“Dark Sun”, “confessing” and “nag, stone”

In Poetry Issue Seven by Frank Heather

An existential fear of unknowing in Heather’s poems is made most explicit in “Dark Sun,” but it is also present in “nag, stone” and “confessing,” irrespective of the irony. Named: “this terror towards time” and “the swirling chaotic mystery of my past.”


“Drowning”, “Forms” and “Odysseus”

In Poetry Issue Seven by Theresa Ryder

The transient nature of life is nowhere more keenly perceived as in Ryder’s poem “Forms.” The irony is obvious: “When I die the world will stop spinning,” and then this: “I will be a form, a shape, a number, a colour, a sound.” A transitory traveller.


My Three Sons

In Short Story Issue Seven by g emil reutter

Their mother is proud and calls them her famous sons on television no less. Except: Billy and Danny are videotaped stripping the renovated church, whereas Jacob absconds with the wad of cash leaving his brothers to pay for the crime.


Deathbed Wedding

In Short Story Issue Seven by Robin Vigfusson

After her mother’s death, Gretchen gets a call from Miguel inviting her to retrieve her mother’s possessions. When she visits, she notices new wallpaper and a Persian rug. But she sees something else—an unexpected insight into her mother’s next life.


The Foxhole in the Front Yard

In Short Story Issue Seven by John Sarmiento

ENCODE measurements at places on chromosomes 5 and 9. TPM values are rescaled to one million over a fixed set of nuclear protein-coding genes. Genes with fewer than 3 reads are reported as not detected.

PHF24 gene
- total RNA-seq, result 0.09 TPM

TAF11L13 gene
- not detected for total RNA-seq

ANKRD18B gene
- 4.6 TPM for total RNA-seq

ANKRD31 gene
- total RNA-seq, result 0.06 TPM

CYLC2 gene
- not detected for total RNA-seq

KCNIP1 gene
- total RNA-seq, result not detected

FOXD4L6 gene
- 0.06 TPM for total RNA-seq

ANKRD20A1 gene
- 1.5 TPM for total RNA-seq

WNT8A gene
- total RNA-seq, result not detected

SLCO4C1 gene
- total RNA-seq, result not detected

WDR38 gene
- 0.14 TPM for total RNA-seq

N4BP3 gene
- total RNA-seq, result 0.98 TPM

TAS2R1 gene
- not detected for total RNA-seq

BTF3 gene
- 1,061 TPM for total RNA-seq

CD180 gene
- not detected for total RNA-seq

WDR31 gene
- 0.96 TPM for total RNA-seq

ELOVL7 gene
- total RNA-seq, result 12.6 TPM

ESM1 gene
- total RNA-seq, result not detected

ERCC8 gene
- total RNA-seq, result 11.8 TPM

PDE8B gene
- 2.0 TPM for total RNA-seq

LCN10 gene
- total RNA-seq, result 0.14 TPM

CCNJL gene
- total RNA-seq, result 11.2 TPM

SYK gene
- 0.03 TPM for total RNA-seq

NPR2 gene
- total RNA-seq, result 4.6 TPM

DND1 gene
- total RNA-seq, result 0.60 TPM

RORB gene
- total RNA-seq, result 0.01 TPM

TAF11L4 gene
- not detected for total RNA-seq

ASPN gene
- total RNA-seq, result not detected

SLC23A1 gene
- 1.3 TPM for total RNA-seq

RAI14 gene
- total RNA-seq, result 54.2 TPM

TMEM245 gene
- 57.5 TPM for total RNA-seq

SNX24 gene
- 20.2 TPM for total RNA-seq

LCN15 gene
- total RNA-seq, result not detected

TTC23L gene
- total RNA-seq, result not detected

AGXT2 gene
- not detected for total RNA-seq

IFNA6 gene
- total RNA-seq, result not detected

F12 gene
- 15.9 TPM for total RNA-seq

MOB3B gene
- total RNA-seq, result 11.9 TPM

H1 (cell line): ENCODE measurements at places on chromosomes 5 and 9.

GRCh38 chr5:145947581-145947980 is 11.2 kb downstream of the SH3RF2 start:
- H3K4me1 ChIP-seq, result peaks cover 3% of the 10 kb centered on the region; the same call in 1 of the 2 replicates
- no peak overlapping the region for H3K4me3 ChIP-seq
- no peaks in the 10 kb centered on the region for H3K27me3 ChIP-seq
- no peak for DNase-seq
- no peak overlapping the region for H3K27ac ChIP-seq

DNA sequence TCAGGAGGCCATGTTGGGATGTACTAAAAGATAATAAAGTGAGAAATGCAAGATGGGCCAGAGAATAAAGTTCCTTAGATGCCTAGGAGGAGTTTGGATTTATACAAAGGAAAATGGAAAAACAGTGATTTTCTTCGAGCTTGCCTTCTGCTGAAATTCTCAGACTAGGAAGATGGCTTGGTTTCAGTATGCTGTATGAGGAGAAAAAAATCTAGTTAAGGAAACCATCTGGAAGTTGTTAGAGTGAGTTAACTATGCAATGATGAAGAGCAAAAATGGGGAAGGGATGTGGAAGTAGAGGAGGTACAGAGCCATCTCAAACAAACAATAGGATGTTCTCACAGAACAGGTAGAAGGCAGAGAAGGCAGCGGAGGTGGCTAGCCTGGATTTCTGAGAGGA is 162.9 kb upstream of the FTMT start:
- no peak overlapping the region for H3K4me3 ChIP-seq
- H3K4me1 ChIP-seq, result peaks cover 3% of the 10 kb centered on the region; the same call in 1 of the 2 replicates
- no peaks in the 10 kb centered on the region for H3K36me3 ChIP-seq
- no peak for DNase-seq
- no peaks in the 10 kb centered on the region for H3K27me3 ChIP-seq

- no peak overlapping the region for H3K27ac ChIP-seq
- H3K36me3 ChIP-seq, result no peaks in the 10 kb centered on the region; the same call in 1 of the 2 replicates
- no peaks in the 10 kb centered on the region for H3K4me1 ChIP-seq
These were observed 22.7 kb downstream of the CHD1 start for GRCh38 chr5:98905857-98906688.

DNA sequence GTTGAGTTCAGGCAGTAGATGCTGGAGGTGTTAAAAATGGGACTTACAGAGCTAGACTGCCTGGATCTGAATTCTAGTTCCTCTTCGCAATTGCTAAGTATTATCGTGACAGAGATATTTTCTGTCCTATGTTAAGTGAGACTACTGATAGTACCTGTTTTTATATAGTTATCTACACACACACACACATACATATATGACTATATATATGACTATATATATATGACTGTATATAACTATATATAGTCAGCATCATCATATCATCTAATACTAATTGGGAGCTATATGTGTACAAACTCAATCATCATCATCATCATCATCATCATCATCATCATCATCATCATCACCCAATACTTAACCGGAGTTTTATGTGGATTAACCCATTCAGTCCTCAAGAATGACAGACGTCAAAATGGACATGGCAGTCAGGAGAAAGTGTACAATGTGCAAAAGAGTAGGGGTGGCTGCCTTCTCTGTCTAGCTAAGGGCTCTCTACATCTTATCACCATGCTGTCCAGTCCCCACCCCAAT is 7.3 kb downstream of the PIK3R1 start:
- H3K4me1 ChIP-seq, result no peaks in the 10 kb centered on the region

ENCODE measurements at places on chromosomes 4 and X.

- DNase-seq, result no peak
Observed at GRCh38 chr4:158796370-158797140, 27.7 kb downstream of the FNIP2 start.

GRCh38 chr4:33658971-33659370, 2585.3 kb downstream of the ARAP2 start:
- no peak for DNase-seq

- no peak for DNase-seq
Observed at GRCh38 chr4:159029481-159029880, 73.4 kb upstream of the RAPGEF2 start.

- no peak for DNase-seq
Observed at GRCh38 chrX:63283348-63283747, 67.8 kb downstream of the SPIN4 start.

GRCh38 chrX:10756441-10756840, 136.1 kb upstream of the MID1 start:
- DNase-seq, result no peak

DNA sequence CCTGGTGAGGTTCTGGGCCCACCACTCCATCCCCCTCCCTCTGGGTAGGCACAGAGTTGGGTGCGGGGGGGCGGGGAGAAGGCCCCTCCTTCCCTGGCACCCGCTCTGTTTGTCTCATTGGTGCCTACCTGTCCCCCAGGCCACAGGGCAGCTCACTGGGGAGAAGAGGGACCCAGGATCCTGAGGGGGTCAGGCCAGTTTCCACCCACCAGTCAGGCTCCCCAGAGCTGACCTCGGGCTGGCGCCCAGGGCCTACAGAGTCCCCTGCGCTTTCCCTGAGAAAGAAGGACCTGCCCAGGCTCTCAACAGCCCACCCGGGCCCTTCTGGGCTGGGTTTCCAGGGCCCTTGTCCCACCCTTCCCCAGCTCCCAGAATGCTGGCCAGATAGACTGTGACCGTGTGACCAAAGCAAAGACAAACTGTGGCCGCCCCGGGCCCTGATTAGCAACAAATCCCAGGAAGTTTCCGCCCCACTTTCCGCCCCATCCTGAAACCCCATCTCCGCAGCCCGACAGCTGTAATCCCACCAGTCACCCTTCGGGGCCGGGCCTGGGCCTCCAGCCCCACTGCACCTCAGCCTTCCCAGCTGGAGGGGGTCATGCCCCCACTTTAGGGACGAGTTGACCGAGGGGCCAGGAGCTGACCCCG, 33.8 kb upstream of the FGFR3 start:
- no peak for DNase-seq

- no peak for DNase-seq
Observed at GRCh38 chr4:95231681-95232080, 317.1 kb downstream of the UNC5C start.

Gen chased insurgents, rode Humvees across Iraq, peeled walls with the .50 caliber machine gun. Once when he got back home he grabbed his pregnant wife Karen to dig a foxhole in the front yard and she wants mangoes in the morning.


A Tale or Two

In Short Story Issue Seven by James Ewen

Around a tiki bar in Ecuador, visitors from Germany, Canada, Texas, and California recount their travelogues, holding forth for hours on end. And then there is the reticent Scotsman who sees a new tale beginning—in the surf’s retreating tide.



In Short Story Issue Seven by Macy DeBosier

Mark Krainin disappeared ten years ago. Signs went up: Tommy Luna, Dorothy Copewell, Andrea Whitman, Justin Kint, and Edith Maynard. Ash Denton talks to them and everyone thinks he has lost his mind. And then it happens.


Fake Names

In Short Story Issue Seven by Daniel Bartkowiak

Adenocarcinoma lines his lungs; not what Richard wants to hear. He plays the tape of his father on the ledge, in the air, plunging seven floors down. Richard wonders if he himself had “always been falling and only now looked down.”



In Short Story Issue Seven by Mie Astrup Jensen

On a blank page a poetic story is told about the woman who finds her light in the moon amid the darkness and solitude; who opens like a flower; who is timeless and makes your heart beat faster. You want to hold her and never let her go. Who is she?


Motherhood, Ambition

In Essay Issue Seven by Claire Robbins

Robbins didn’t know herself before she was a mother at twenty, but she was determined to know herself as an adult. This is her story about the tension between motherhood and ambition, and how she didn’t allow ambition to lose.